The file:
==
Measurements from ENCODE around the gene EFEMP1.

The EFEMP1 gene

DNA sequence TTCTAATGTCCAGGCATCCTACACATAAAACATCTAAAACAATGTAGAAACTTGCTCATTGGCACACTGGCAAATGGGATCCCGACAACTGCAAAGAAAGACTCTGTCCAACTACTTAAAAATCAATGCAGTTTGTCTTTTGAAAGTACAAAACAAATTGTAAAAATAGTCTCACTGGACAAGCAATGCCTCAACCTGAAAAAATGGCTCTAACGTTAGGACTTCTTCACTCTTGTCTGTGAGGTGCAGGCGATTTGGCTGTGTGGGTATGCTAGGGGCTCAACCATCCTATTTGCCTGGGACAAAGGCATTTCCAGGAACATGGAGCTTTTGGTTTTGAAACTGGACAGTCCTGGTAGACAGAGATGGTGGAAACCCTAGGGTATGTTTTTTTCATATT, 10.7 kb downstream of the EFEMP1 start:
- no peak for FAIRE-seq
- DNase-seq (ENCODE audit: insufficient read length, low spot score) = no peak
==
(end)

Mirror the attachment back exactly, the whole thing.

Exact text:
Measurements from ENCODE around the gene EFEMP1.

The EFEMP1 gene

DNA sequence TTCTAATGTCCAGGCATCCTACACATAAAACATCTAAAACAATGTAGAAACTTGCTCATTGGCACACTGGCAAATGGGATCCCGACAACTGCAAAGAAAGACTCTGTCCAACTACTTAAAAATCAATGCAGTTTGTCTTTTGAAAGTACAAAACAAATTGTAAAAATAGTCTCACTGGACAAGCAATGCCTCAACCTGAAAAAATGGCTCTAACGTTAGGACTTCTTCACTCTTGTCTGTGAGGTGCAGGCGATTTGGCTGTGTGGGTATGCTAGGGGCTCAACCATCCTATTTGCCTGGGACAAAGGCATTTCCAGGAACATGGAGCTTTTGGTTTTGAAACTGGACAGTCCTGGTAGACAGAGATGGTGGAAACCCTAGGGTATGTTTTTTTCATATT, 10.7 kb downstream of the EFEMP1 start:
- no peak for FAIRE-seq
- DNase-seq (ENCODE audit: insufficient read length, low spot score) = no peak